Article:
BP engineers have begun pumping heavy drilling mud into the Deepwater Horizon oil well in the Gulf of Mexico in the latest bid to seal off the leak which has created an environmental disaster along the US coast.
The oil giant is hopeful that the measures will finally cap the leaking well which exploded on 20 April. The incident has brought into doubt the future of deep water drilling, with the US enforcing a temporary ban on the technique.
Crews in the Gulf of Mexico began the “static kill” procedure at around 9pm British time on Tuesday, the oil giant said.
It involves pumping the heavy drilling fluid, known as mud, and eventually crews hope, cement from ships to the well bore a mile below to block the source of the oil and encourage it to flow back into its source rock..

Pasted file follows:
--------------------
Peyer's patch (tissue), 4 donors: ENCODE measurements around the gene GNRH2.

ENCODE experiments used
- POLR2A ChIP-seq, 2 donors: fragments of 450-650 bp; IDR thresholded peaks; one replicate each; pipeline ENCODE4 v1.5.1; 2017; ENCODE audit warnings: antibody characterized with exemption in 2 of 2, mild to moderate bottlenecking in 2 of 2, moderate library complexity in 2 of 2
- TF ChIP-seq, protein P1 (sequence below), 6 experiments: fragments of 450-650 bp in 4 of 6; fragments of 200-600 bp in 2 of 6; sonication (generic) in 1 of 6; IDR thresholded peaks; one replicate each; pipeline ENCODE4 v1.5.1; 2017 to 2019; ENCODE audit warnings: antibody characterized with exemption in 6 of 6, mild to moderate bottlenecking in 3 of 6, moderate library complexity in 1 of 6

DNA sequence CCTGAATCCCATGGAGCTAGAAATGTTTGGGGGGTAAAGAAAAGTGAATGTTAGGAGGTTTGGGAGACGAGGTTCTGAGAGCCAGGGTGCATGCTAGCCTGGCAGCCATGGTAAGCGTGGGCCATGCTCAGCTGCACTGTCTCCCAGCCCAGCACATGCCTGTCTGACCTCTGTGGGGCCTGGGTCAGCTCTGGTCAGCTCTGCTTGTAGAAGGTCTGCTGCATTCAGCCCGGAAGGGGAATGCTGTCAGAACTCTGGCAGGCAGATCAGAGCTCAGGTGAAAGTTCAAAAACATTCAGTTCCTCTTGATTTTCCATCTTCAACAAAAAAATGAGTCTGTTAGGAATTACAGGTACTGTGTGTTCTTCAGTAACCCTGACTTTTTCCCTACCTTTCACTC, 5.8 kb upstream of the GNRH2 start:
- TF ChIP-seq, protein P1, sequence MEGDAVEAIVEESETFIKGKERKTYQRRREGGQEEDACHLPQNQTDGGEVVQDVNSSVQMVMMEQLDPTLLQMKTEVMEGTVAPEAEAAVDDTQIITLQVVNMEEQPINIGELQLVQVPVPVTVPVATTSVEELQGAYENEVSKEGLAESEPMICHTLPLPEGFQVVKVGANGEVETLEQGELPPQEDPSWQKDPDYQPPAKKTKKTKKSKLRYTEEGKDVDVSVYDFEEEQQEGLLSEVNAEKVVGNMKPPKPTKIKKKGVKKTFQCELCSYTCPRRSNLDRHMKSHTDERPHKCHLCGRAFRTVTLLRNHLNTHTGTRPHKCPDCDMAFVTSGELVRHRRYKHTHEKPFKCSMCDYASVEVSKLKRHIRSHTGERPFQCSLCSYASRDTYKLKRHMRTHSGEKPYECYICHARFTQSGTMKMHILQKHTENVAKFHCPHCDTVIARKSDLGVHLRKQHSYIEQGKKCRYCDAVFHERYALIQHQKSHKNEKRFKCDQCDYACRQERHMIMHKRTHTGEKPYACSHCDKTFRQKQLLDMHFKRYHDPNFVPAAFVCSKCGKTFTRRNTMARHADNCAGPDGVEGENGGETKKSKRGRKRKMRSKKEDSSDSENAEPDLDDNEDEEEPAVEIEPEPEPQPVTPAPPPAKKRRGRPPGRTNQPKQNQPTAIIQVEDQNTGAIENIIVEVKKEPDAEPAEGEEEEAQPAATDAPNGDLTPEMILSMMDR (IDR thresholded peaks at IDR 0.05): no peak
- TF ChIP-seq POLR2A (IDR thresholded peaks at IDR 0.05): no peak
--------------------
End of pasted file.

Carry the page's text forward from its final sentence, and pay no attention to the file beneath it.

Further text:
But the US government and oil executives will not declare victory until crews also pour mud and cement down an 5,486m relief well later this month to help choke the vast undersea reservoir that feeds the wrecked Deepwater Horizon well - the only way, they say, to make certain oil never escapes again.
Meanwhile, Michael Bromwich, who as director of the Bureau of Ocean Energy Management, Regulation and Enforcement is America’s top drilling regulator, said the Obama administration hoped to lift a freeze on deep-water drilling before it is due to expire on 30 November.
Tests for the static kill started a couple of hours earlier as BP probed the broken well bore with an oil-like liquid to determine whether there were any obstructions in the well and to assess the pressure of the bore and the pump rates it could withstand.
The test “went exactly as we could have expected” but it’s too early to tell whether the static kill is successful, said BP senior vice president Kent Wells.